BEIJING, March 22 (Xinhua) -- China's central authority recently appointed new Communist Party of China (CPC) chiefs for seven provinces and autonomous regions, largely putting the country's leadership transitions at the central and local levels to an end.
One particularly noticeable change involves the leaders' educational backgrounds. Compared with previous generations of leaders, a notably larger portion of the new leaders hold degrees in liberal arts instead of engineering.
Observers believe the change will cater to the contemporary need to shift government functions from management to providing services.
New party chiefs have recently been appointed for the provinces of Hebei, Heilongjiang, Jiangxi, Henan, Hunan and Qinghai, as well as the Ningxia Hui Autonomous Region.
Last November, a new CPC leadership came to power at the CPC's 18th National Congress.
It was followed by a new generation of leadership that was unveiled for state organs and the country's top political advisory body at the recently concluded sessions of the national legislature and top political advisory body.
President Xi Jinping graduated from Tsinghua University with a doctorate degree in law, while Premier Li Keqiang earned a bachelor's degree in law and a doctorate degree in economics at Peking University .
In comparison, their predecessors were more likely to study engineering, hydraulics and geology.
Among the 33 members of the State Council, or China's cabinet, eight majored in science and engineering, 10 in politics and economics and the remaining 15 in humanities, such as literature, history and philosophy.
The educational backgrounds of local CPC and government heads also feature a similar trend.
For instance, Guo Gengmao, the new secretary of the CPC Henan Provincial Committee, studied in Peking University's Department of International Politics.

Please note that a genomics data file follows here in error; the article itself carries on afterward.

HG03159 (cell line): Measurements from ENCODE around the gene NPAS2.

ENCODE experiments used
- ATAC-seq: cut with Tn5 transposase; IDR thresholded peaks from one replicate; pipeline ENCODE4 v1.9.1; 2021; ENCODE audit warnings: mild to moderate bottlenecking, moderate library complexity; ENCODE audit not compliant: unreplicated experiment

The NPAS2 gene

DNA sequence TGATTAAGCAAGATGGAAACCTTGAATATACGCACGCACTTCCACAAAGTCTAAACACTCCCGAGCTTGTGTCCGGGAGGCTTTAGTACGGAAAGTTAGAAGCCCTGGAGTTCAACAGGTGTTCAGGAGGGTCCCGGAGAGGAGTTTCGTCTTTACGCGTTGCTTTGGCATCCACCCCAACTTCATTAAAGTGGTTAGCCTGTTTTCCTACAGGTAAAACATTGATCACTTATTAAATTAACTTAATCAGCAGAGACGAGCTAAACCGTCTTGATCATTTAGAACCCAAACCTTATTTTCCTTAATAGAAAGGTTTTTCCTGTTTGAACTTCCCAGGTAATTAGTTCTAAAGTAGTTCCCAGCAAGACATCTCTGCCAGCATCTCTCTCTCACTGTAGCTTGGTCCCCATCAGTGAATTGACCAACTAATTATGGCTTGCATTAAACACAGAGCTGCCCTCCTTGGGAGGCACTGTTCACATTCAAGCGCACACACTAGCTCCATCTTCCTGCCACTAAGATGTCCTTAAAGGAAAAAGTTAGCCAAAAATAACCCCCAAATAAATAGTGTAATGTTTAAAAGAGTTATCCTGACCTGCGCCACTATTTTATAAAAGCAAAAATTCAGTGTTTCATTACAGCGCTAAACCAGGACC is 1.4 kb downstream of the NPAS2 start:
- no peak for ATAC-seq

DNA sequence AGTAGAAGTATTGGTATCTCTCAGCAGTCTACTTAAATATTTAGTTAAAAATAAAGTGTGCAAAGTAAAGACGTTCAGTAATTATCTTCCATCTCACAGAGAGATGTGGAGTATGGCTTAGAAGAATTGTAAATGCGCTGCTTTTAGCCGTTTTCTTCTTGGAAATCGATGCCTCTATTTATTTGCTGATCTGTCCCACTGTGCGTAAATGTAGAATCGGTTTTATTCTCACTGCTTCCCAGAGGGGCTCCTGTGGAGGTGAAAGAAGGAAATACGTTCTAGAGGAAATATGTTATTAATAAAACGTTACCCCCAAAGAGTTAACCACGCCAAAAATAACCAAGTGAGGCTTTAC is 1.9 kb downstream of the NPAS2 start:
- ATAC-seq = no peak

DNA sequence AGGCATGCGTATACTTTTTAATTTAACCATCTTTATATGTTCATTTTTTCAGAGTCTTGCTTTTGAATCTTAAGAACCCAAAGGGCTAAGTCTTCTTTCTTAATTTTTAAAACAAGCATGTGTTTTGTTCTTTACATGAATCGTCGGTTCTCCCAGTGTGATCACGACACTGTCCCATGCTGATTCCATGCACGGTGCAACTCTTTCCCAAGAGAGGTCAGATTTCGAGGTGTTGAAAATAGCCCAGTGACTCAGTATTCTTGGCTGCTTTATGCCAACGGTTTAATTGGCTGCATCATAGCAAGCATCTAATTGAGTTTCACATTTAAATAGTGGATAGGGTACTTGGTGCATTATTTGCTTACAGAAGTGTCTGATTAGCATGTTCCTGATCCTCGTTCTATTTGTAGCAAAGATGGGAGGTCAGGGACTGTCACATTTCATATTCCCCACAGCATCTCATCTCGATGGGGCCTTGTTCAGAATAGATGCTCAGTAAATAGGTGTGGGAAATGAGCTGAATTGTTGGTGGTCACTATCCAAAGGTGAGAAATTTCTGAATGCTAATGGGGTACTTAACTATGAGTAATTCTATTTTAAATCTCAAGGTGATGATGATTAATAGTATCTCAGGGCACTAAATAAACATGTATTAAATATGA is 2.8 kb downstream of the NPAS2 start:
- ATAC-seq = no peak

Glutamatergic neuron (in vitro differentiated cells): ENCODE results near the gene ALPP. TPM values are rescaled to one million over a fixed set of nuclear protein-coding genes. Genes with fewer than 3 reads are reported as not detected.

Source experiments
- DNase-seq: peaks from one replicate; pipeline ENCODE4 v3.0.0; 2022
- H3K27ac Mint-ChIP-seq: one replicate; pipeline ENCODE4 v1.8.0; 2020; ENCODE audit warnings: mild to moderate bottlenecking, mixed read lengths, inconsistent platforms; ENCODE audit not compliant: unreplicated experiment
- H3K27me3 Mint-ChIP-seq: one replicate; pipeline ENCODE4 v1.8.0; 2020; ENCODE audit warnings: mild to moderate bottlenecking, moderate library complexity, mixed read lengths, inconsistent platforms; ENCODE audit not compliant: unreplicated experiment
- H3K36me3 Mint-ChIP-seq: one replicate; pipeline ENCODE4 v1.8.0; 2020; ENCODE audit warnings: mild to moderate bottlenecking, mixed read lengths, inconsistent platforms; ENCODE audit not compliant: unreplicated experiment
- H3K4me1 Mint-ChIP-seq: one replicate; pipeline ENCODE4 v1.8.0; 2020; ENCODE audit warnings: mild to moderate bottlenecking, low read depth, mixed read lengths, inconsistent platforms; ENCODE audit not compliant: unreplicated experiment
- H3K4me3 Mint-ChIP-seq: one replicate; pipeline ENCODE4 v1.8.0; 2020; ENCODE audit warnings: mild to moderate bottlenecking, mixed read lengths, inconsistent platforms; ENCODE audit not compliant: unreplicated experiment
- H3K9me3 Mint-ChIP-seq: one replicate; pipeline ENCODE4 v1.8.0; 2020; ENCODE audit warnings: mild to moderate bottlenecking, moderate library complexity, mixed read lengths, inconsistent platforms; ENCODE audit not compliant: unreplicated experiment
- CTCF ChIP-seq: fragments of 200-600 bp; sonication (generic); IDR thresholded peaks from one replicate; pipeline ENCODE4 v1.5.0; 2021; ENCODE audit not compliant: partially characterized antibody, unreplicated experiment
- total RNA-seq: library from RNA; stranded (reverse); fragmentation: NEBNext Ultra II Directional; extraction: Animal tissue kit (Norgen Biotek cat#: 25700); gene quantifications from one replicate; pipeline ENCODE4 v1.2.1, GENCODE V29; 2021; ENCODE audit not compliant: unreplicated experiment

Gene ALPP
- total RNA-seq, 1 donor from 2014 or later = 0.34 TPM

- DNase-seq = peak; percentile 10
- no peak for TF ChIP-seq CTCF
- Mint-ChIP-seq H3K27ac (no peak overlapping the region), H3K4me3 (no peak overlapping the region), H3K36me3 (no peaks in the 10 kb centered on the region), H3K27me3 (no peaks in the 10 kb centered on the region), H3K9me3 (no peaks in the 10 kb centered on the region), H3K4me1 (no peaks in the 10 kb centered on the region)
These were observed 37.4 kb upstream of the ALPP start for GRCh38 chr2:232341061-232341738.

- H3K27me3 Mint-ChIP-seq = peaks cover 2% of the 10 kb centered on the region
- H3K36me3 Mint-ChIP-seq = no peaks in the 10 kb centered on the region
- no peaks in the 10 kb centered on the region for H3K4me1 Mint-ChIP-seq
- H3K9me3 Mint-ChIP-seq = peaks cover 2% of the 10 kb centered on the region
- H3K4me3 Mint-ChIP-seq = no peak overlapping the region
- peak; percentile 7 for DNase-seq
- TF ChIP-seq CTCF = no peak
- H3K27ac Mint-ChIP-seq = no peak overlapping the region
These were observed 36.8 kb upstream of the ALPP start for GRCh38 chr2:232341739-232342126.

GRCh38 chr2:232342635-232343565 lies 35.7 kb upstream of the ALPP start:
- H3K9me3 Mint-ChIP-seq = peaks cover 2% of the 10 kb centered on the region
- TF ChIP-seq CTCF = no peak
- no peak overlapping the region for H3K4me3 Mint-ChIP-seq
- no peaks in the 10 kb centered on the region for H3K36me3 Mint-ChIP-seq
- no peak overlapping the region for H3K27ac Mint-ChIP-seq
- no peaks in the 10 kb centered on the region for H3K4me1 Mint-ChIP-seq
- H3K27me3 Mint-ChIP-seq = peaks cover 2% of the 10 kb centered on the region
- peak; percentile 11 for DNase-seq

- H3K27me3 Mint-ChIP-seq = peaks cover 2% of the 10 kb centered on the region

Lu Hao, who has been transferred from the post of first secretary of the Communist Youth League Central Committee to deputy CPC chief of Heilongjiang Province, earned a master's degree in economics at Peking University.
As China beefs up the construction of a service-oriented government, an increasing number of people schooled in law, history and philosophy will hold important local offices, said Wang Yukai, a professor at the Chinese Academy of Governance.
The trend, which has already prevailed in developed countries, is the result of a need to transform government functions and innovate social management, Wang said.
In the 205-seat 18th CPC Central Committee, which was elected at the CPC congress last November, only 21 members with a bachelor's degree or above were schooled in science and engineering, while the others majored in humanities, law or a combination of humanities and science.
Many of the newly-installed CPC and government leaders have academic backgrounds that will aid the country's socioeconomic development, said Professor Dai Yanjun from the Party School of the CPC Central Committee.
Officials with liberal arts education will be better able to tackle social issues that crop up in the course of China's economic progress, Dai noted.
More than three decades of reform and opening up have brought marked economic development, as well as new problems and conflicts.
In this sense, the country needs interdisciplinary professionals to better manage society, seek common prosperity, uphold social equity and justice and improve institutions, Dai said.
In academics, debates over whether engineering or liberal arts educations can create better leaders have existed for some time.
For Wu Jiang, president of the Chinese Academy of Personnel Science, neither is better or worse. He said it is only a matter of which background can best adapt to the country's current phase of development.
More humanities-trained professionals are replacing engineers as CPC and government heads, which is natural as China moves on to the post-industrial stage, he explained.
In the previous industrial stage, engineers and technicians were in great demand in all sectors of society, with some gradually transferred from engineering and technical posts to managerial and leadership posts.
However, in the post-industrial stage, society is in need of more economic, managerial and legal professionals, according to Wu.
More humanities-educated professionals are assuming leadership positions, which indicates that soft science is playing a bigger role in state and social administration, he said.
As early as 20 to 30 years ago, Chinese academics predicted a shift in officials' overall academic backgrounds from engineering to liberal arts.
The prediction has now come true, bringing China in line with internationally prevailing patterns, Wu said.